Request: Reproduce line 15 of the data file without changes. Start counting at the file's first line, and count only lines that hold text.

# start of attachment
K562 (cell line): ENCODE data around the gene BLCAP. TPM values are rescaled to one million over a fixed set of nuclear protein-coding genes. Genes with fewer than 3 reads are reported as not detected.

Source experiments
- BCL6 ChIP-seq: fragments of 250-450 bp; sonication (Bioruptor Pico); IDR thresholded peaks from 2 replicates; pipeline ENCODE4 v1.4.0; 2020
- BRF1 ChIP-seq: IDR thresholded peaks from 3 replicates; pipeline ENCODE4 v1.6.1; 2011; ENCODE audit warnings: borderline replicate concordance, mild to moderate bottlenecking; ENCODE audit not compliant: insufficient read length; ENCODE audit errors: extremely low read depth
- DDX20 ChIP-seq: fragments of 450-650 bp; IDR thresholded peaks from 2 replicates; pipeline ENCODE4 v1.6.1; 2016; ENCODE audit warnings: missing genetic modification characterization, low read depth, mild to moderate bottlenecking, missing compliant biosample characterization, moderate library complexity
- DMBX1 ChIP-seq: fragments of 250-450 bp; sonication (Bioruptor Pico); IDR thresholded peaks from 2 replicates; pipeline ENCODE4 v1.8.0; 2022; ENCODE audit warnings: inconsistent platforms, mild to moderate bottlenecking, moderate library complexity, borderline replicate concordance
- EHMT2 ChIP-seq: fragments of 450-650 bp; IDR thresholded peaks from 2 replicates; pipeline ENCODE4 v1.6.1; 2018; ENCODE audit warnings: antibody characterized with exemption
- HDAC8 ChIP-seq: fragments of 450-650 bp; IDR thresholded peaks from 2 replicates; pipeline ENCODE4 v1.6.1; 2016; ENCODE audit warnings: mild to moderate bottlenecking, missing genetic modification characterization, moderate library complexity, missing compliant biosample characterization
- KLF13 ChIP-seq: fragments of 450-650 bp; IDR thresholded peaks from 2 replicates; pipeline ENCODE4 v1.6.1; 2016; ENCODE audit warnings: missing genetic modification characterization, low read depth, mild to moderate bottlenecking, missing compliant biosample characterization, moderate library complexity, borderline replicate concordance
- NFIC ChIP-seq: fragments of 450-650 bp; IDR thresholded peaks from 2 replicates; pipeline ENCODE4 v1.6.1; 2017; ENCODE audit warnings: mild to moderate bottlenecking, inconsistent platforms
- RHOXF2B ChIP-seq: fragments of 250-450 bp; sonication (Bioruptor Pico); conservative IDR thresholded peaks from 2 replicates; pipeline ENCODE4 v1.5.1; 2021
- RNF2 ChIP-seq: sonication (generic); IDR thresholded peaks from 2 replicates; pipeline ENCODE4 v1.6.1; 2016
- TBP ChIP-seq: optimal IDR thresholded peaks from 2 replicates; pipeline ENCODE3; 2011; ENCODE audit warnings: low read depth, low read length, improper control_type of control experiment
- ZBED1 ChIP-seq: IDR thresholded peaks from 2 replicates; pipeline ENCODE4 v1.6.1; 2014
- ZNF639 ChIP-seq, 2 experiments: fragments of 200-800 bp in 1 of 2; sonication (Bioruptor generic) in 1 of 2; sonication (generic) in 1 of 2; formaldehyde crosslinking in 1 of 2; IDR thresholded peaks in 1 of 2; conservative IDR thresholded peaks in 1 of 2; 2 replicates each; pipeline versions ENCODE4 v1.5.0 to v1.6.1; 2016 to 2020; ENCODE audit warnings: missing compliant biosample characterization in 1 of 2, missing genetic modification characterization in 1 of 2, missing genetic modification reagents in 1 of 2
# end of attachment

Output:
- ZNF639 ChIP-seq, 2 experiments: fragments of 200-800 bp in 1 of 2; sonication (Bioruptor generic) in 1 of 2; sonication (generic) in 1 of 2; formaldehyde crosslinking in 1 of 2; IDR thresholded peaks in 1 of 2; conservative IDR thresholded peaks in 1 of 2; 2 replicates each; pipeline versions ENCODE4 v1.5.0 to v1.6.1; 2016 to 2020; ENCODE audit warnings: missing compliant biosample characterization in 1 of 2, missing genetic modification characterization in 1 of 2, missing genetic modification reagents in 1 of 2